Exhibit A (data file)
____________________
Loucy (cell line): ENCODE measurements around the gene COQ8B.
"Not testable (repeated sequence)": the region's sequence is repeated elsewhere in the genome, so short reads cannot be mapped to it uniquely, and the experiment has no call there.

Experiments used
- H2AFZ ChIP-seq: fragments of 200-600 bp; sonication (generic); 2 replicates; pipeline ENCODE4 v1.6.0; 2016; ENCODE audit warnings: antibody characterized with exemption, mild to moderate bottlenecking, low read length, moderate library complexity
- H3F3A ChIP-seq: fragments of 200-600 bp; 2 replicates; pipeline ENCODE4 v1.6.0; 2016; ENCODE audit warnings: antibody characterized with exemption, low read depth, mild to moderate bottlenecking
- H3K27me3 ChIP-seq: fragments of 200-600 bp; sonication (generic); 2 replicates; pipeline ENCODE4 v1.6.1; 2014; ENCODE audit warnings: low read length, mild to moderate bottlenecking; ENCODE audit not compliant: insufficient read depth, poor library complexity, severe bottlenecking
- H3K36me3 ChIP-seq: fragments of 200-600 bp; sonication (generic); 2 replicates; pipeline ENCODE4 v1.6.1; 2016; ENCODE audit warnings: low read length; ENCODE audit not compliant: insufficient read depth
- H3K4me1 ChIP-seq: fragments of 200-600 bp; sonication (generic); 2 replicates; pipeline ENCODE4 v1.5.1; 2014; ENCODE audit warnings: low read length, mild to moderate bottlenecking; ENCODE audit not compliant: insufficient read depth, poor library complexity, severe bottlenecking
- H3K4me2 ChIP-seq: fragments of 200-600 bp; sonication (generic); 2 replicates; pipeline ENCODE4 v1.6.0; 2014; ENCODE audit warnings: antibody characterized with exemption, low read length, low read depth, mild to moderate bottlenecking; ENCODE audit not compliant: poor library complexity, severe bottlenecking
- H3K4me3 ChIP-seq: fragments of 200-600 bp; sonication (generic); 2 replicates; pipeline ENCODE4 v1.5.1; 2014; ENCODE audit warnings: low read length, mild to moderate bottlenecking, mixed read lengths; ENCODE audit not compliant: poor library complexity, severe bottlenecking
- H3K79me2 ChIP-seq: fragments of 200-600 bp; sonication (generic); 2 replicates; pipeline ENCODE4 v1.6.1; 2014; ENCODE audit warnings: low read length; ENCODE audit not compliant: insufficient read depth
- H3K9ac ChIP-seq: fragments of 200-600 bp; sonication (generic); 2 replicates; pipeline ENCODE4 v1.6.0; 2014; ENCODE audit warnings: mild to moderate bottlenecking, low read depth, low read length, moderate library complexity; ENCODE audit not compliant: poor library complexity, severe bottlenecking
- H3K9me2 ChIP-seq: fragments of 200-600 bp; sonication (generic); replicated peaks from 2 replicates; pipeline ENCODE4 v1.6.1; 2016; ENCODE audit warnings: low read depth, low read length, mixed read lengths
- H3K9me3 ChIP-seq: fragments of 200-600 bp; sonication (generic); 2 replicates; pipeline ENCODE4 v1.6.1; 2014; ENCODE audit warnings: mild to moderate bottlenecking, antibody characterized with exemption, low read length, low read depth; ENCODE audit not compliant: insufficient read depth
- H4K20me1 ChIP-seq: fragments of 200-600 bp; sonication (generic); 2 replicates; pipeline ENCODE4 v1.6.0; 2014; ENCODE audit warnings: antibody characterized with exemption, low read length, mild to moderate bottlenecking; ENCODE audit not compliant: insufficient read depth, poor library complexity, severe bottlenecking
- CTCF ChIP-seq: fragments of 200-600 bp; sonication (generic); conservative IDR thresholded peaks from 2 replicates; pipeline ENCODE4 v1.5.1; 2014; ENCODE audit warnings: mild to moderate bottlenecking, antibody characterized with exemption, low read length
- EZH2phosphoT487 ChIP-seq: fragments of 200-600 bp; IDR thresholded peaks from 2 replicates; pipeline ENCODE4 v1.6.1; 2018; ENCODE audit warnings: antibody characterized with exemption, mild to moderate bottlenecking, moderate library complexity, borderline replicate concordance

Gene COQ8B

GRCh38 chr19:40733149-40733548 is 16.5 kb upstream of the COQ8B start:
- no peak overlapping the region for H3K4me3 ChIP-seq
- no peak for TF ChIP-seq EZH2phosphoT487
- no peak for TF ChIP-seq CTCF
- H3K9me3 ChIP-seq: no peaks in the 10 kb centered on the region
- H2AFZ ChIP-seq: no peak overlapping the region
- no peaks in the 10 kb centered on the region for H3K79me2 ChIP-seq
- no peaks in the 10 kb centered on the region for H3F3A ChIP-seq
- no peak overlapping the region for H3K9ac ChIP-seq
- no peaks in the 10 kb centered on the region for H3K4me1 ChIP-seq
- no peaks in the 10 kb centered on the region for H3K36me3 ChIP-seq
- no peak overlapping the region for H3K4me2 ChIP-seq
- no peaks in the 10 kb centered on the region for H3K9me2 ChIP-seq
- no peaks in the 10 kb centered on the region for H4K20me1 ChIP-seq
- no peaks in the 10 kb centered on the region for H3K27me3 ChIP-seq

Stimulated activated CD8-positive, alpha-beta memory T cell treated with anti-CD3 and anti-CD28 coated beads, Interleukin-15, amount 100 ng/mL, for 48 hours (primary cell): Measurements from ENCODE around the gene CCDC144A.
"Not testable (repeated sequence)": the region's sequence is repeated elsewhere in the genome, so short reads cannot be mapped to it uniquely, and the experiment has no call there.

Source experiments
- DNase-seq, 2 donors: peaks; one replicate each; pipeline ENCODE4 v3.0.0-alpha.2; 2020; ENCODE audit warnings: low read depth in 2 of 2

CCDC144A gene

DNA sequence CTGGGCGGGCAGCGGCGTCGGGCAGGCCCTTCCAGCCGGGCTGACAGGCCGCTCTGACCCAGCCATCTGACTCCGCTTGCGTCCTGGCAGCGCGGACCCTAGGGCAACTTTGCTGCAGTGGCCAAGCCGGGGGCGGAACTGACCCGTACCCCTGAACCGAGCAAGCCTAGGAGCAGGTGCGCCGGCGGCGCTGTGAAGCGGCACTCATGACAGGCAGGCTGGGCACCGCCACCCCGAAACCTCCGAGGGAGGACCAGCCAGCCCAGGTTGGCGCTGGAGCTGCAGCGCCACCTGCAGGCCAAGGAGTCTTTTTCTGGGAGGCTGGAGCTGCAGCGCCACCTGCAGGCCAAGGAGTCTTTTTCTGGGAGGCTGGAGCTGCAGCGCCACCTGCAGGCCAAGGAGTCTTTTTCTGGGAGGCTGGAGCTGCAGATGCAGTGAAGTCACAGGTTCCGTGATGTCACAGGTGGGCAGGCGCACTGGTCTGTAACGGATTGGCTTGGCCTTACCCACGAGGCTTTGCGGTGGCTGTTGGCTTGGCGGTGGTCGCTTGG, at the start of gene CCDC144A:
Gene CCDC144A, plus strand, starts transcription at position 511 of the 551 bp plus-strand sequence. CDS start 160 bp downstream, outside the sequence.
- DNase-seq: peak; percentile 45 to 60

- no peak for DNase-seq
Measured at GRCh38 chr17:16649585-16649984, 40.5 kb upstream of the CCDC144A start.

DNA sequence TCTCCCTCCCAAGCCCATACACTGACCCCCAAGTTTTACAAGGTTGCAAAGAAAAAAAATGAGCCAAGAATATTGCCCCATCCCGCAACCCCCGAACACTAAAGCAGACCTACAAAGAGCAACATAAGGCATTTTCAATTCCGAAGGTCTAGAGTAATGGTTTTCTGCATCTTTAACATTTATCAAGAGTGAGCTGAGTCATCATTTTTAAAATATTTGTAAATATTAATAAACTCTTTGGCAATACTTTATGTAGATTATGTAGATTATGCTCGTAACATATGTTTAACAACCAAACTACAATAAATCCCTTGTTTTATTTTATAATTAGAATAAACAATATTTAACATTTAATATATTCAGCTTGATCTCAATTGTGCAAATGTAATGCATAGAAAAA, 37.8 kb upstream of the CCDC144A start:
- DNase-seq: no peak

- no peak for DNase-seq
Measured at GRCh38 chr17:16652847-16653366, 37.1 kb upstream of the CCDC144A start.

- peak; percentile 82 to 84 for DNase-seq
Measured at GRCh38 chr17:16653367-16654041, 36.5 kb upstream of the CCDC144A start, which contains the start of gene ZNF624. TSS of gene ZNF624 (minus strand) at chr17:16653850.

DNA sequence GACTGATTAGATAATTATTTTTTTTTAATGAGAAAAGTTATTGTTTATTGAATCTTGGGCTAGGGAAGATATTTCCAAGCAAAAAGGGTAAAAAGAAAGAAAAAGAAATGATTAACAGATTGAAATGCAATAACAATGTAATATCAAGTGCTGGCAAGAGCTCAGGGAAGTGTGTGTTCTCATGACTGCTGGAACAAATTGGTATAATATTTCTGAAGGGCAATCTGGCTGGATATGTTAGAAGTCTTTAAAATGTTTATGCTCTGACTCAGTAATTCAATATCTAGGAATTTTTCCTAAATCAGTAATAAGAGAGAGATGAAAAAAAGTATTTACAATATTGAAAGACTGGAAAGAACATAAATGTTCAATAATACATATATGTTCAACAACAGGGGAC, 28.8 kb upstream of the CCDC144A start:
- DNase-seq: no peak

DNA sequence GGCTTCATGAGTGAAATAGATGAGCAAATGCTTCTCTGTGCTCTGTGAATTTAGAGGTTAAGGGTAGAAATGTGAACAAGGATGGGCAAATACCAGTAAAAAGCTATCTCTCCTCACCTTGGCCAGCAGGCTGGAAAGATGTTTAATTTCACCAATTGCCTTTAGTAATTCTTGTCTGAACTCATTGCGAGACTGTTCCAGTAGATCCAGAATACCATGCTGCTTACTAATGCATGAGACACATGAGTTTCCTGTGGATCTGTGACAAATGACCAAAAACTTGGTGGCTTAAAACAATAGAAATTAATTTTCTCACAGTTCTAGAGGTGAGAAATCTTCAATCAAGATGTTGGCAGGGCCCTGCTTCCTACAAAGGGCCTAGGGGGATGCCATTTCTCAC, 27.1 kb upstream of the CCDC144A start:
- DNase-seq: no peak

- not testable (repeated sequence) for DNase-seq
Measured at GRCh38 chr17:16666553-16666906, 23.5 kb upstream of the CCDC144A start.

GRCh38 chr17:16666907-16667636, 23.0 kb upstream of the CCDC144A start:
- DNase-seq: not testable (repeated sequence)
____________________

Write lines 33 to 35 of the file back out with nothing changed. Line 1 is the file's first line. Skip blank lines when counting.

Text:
- no peaks in the 10 kb centered on the region for H3K27me3 ChIP-seq

Stimulated activated CD8-positive, alpha-beta memory T cell treated with anti-CD3 and anti-CD28 coated beads, Interleukin-15, amount 100 ng/mL, for 48 hours (primary cell): Measurements from ENCODE around the gene CCDC144A.
"Not testable (repeated sequence)": the region's sequence is repeated elsewhere in the genome, so short reads cannot be mapped to it uniquely, and the experiment has no call there.